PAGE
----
13. After reading all of these snarky comments, I’m beginning to realize, the problem in the schools is not the students, it’s the parents. I am not a teacher, but I immediately knew the answer to your question. Come on people, a preschooler needing to know apricot? Basics, people. Basics.
    Thank you for your suggestion; whether it was reciprocated or not.

  14. I rarely use anything that requires a primary color (and if I do, I have a small group caddy). On the art shelf, I just group the colors in families (we do talk about how the color spectrum is made up of all these colors) and if the child wants red, I help them find it and show where the word “red” is.

    1. Kristen Yard says:

      It is so interesting to see how each classroom does things! Thank you for sharing!

  15. I start the PreK year with the 8 crayon box and transition to the 24!

  16. As an art teacher this kind of seems like a wasted learning opportunity. That’s still a blue it’s just in a purple family of blues, just like there is a green family. I think it’s odd saying that it is wrong that if she said to color something blue and the student colored it the “purple” which is actually blue violet or might even just be slightly towards violet family when it is still blue just slightly tinted. Makes students start to take ownership and get creative and not make everything look like a cookie cutter piece. Just my opinion. 🙂

  17. Elizabeth says:

    Interesting way to find if student is colour blind,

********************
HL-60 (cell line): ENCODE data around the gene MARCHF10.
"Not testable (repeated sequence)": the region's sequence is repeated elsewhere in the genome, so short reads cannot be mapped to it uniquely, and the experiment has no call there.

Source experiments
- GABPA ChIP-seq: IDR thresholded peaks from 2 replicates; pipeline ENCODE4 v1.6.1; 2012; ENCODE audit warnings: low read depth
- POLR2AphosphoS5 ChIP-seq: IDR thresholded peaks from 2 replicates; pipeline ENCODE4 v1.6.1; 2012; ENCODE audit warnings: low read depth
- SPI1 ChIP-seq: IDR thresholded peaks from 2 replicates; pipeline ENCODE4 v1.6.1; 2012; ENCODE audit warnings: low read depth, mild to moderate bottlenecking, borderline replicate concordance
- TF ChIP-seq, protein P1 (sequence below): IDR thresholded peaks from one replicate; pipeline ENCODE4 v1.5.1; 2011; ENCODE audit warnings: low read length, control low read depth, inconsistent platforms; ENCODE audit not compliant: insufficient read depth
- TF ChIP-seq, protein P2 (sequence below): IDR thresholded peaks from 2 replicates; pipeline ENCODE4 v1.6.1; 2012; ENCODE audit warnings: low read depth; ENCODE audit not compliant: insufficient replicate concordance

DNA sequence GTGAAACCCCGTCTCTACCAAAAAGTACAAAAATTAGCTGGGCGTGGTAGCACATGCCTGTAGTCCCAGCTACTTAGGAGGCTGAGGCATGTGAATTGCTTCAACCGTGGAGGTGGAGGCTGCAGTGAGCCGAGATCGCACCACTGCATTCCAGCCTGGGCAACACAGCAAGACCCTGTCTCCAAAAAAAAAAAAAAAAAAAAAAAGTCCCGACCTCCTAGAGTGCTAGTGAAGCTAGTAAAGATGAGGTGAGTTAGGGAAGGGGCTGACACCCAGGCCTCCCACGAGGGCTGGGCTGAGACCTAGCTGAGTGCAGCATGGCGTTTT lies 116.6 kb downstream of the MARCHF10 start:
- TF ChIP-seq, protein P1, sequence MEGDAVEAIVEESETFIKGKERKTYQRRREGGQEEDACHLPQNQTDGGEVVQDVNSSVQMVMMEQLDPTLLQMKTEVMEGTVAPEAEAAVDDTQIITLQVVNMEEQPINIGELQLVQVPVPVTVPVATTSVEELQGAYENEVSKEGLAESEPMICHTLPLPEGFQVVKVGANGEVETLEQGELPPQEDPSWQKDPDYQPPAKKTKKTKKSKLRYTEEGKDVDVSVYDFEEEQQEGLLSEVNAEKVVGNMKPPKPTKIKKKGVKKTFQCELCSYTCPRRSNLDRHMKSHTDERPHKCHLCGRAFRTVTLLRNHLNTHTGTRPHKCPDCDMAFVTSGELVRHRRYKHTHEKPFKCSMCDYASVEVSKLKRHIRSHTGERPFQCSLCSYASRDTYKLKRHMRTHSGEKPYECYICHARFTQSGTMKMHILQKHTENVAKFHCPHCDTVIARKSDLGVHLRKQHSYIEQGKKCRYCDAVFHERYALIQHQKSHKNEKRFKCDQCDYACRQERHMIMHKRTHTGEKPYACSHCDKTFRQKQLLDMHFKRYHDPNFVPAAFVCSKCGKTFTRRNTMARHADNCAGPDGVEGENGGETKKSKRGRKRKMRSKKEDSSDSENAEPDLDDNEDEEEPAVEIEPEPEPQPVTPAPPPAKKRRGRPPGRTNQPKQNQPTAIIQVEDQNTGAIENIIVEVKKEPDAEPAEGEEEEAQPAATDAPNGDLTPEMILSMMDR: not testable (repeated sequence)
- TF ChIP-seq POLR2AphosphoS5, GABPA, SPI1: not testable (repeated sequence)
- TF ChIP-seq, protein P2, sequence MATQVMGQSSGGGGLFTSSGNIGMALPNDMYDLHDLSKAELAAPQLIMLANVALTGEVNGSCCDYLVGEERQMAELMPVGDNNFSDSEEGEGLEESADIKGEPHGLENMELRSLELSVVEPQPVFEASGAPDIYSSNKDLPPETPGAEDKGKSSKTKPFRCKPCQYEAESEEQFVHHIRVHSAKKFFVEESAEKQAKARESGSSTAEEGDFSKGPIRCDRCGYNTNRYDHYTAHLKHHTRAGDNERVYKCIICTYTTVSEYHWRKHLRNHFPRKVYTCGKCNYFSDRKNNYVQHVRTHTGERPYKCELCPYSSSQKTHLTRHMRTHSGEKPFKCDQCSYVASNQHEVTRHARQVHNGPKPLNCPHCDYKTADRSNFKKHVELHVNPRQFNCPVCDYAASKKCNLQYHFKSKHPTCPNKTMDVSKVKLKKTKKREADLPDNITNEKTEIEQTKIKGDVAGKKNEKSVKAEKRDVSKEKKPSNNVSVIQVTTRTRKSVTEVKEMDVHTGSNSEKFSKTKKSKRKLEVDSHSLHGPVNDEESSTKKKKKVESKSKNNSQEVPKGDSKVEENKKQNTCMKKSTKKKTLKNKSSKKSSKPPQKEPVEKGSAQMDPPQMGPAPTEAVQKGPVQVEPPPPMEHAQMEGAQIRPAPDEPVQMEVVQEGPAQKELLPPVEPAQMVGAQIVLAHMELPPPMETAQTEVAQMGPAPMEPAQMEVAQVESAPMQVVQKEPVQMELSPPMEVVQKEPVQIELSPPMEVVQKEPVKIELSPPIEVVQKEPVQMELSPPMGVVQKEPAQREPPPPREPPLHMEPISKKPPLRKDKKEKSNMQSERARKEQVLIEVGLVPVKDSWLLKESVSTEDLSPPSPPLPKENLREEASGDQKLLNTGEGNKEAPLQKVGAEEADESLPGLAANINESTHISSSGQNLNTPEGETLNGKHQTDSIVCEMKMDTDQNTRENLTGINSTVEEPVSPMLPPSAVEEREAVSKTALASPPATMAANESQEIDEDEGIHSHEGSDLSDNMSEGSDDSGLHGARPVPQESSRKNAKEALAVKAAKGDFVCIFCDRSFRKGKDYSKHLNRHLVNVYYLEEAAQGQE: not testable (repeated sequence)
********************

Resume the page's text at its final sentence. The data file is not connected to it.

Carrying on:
As one of my pupils who wouldn’t work with colours

    1. Kristen Yard says:

      That is a good point, Elizabeth!

  18. I taught first grade, all the kids got 24 pack of crayons, if they needed a red or a blue and the true color wasn’t available, I just told them use something in the same color family. Like our real families, we are not all exactly the same color.

  19. Part of the point of the “correct” colours is so that the kids can learn to read the basic colour names. When they have those words, then it is easy to expand into the other colours.

    Also, students will get completely stuck on looking for the “right” one, not because it is the teacher pushing the exact right shade but because they can’t fathom doing it differently. It can end up being very dysregulating for some of our young students.

    It honestly has very little to do with being creative or art.

    1. Kristen Yard says:

      Thank you for sharing, Sharon!

  20. Why not use 8 packs? Aren’t they the ones that come in extra fat crayons? I would think they would be best for prekindergarten and kindergarten.